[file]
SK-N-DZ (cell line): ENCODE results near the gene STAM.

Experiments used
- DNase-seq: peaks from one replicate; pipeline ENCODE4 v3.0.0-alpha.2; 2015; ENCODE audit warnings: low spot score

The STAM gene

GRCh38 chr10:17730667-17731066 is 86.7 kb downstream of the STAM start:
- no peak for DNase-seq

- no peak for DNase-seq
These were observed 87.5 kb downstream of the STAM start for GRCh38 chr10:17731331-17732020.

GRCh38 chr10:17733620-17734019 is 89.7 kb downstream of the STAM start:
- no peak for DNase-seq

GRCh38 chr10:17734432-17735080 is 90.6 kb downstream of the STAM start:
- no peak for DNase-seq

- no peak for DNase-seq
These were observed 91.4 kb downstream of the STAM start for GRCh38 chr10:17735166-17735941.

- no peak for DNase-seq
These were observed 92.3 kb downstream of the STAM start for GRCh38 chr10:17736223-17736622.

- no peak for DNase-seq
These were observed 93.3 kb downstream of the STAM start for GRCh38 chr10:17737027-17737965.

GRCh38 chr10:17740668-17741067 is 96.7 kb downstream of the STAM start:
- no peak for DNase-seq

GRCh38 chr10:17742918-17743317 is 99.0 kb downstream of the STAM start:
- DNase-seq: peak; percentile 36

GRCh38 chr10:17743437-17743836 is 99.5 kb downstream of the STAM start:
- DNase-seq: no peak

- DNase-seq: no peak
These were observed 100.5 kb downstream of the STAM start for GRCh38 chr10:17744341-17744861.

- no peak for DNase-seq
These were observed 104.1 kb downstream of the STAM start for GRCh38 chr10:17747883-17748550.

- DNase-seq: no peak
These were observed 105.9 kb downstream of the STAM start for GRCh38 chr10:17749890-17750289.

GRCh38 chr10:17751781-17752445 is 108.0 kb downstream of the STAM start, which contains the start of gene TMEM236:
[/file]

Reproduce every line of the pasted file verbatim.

SK-N-DZ (cell line): ENCODE results near the gene STAM.

Experiments used
- DNase-seq: peaks from one replicate; pipeline ENCODE4 v3.0.0-alpha.2; 2015; ENCODE audit warnings: low spot score

The STAM gene

GRCh38 chr10:17730667-17731066 is 86.7 kb downstream of the STAM start:
- no peak for DNase-seq

- no peak for DNase-seq
These were observed 87.5 kb downstream of the STAM start for GRCh38 chr10:17731331-17732020.

GRCh38 chr10:17733620-17734019 is 89.7 kb downstream of the STAM start:
- no peak for DNase-seq

GRCh38 chr10:17734432-17735080 is 90.6 kb downstream of the STAM start:
- no peak for DNase-seq

- no peak for DNase-seq
These were observed 91.4 kb downstream of the STAM start for GRCh38 chr10:17735166-17735941.

- no peak for DNase-seq
These were observed 92.3 kb downstream of the STAM start for GRCh38 chr10:17736223-17736622.

- no peak for DNase-seq
These were observed 93.3 kb downstream of the STAM start for GRCh38 chr10:17737027-17737965.

GRCh38 chr10:17740668-17741067 is 96.7 kb downstream of the STAM start:
- no peak for DNase-seq

GRCh38 chr10:17742918-17743317 is 99.0 kb downstream of the STAM start:
- DNase-seq: peak; percentile 36

GRCh38 chr10:17743437-17743836 is 99.5 kb downstream of the STAM start:
- DNase-seq: no peak

- DNase-seq: no peak
These were observed 100.5 kb downstream of the STAM start for GRCh38 chr10:17744341-17744861.

- no peak for DNase-seq
These were observed 104.1 kb downstream of the STAM start for GRCh38 chr10:17747883-17748550.

- DNase-seq: no peak
These were observed 105.9 kb downstream of the STAM start for GRCh38 chr10:17749890-17750289.

GRCh38 chr10:17751781-17752445 is 108.0 kb downstream of the STAM start, which contains the start of gene TMEM236: